• Reference data is included for all exported classes, approaches, properties, and other components of the assembly.

5.2 Type Metadata

Type metadata describes the nature of an assembly. Type metadata can also refer to publicly available resources and types. Resources are things like picture files and other things the program needs to function properly. 

5.3 Microsoft Intermediate Language

MSIL is essential to the ability of .NET to be used in any language. All programs are translated into the same machine-independent language, regardless of the language used to write them. Now that all languages translate to the same MSIL, features like encapsulation, inheritance, polymorphism, exception handling, and debugging are independent of the underlying language. .NET’s ability to function autonomously is likewise based on MSIL. By using MSIL, you can execute it anywhere by writing just once.

5.4 Resources

Either the assembly’s own resources or resources from outside the assembly can be inserted in a .NET assembly with relative ease. It’s easy to get at the stuff you need for an assembly. Some crucial classes exist for managing an assembly’s resources. Here is a list of them:

  • ResourceManager: Access and management software included within an assembly.
  • ResourceWriter: A kind of software designed to record data about available resources somewhere else.
  • ResourceReader: A kind of software installed inside of an assembly that crawls the Internet for relevant information.

6. How to Create an Assembly in .NET

Creating a .NET assembly is a breeze using the Visual Studio IDE. After finishing a project, you may generate an assembly by running the code through a compiler. The CLR’s(Common Language Runtime) behavior toward the assembly you produce depends on the type you choose when creating it. Assembly properties like version, culture, and strong-naming data can also be configured.

It’s worth noting that in .NET, code may be easily reused and versioned by building an assembly. Writing less duplicate code is possible when you create an assembly once and use it in different apps and projects. Furthermore, you may prevent incompatibilities between variants of the same assembly on the same computer by using strong naming and setting version data.

using System;
using System.Resources;
using System.Reflection;
using System.Runtime.InteropServices;
using System.Runtime.CompilerServices;
[assembly: AssemblyTitle("MyFirstAssembly")]
[assembly: AssemblyDescription("My First Example assembly")]
[assembly: AssemblyConfiguration("")]
[assembly: AssemblyCompany("MyCompany")]
[assembly: AssemblyTrademark("")]
[assembly: ComVisible(false)]
[assembly: AssemblyProduct("MyProduct")]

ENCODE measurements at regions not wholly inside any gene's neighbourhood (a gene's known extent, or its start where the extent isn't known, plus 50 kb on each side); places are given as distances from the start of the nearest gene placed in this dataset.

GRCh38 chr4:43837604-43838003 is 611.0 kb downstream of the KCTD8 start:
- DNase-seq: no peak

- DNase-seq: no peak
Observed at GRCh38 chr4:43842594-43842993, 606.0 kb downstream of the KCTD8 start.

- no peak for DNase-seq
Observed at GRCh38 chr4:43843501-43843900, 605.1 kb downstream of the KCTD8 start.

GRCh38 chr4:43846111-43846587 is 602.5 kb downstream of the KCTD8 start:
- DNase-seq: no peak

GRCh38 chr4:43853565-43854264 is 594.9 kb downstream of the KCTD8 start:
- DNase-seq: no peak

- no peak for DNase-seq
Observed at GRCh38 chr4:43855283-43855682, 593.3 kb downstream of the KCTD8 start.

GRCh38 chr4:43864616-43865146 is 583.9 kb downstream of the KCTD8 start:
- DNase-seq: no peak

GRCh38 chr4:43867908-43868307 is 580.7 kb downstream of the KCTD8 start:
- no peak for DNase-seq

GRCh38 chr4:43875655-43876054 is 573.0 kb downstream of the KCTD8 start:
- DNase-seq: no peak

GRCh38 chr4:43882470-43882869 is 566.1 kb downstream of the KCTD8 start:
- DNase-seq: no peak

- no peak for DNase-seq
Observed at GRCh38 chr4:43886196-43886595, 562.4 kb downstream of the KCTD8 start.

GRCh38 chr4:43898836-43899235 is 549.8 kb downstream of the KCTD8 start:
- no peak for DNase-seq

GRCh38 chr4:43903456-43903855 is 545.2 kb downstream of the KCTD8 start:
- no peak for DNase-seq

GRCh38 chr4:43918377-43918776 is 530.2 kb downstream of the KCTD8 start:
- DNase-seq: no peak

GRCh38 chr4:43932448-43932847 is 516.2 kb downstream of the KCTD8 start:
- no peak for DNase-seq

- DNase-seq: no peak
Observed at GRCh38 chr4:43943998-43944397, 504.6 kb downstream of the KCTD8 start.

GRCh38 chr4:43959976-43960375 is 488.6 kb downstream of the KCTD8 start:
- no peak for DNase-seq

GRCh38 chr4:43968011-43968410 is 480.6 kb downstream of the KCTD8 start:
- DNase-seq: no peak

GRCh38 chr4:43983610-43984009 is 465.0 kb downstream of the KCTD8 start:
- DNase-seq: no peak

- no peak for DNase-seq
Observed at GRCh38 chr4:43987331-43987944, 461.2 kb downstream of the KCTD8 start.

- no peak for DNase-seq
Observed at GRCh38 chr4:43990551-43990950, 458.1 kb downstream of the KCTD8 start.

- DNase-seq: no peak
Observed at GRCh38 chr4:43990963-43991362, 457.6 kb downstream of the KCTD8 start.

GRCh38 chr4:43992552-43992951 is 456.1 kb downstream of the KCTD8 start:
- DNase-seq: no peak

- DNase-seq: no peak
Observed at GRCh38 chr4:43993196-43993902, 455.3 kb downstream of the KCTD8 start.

[assembly: AssemblyCulture("")]
[assembly: AssemblyCopyright("Copyright © MyCompany")]
[assembly: Guid("YOUR-GUID-HERE")]
[assembly: AssemblyVersion("")]
[assembly: AssemblyFileVersion("")]
[assembly: NeutralResourcesLanguage("en-US")]
namespace MyFirstAssembly
    public class HelloWorld
        public void Hello()
            Console.WriteLine(".NET Assembly!");

Here, we’ll make a brand-new assembly and give it the name MyFirstAssembly. We provide details about the assembly, including its name, outline, variant, and culture. To further denote that this assembly is not meant for COM interop, we additionally set the ComVisible property to false. We conclude by defining a class named HelloWorld with just one function that sends an input to the console.

The generated assembly can then be referenced assemblies and instances of the classes it defines are used in other apps and projects. Make a new console application that references the MyAssembly, instantiate the HelloWorld instance, and then launch the Hello procedure.

7. How to Create a Single File Assembly in C#

Now, we’ll look at how to make a single-file assembly using C#. Both the assembly information and the MSIL code will be included in the resulting file assembly. To make a standalone assembly, type the following command:

csc /out: SingleFileAssembly.dll /target: library AssemblyExample.cs AssemblyTypeExample.cs
Single File Assembly

The preceding line generates an assembly consisting of a single file called SingleFileAssembly. Both the library assembly files and the output file name can be specified with the /out and /target arguments, respectively.

8. Features of .NET Assembly

The following are some of the common features of each given assembly:

  • The meaning of .NET framework assemblies should be obvious. The assembly itself is the repository for all assembly-related data.
  • Version dependencies are tracked in the assembly manifest.
  • Assemblies can be loaded in a side-by-side fashion.
  • The files that comprise an assembly may often be copied and pasted into a new location to set up the assembly.
  • Assemblies can be put restricted or open to the public.

9. Conclusion

Developing with .NET requires a good grasp of assemblies. Assemblies are an integral feature of the .NET framework because they facilitate the sharing and reuse of code. You can build .NET apps that are safe, easy to maintain, and quick to deploy if you take the time to learn how assemblies function.

10. FAQs

What is Assembly and Metadata in .Net?

In .NET, assembly is a collection of resources that work together and create a logical unit of functionality. Whereas, metadata is known as the information that is stored in the assembly that specifies methods and types of the assembly. 

What is the use of .NET Assembly?

Assembly is known as an essential part of the .NET framework. It offers versioning information and reusable code which enables easy updates and maintenance. Besides this, assemblies can also be used to package resources like configuration files, images, and sounds. 

Where are .NET Assemblies located?

In the .NET framework, assemblies can be located in the application’s directory, subdirectory, or global assembly cache. 

Itesh Sharma

Itesh Sharma is core member of Sales Department at TatvaSoft. He has got more than 6 years of experience in handling the task related to Customer Management and Project Management. Apart from his profession he also has keen interest in sharing the insight on different methodologies of software development.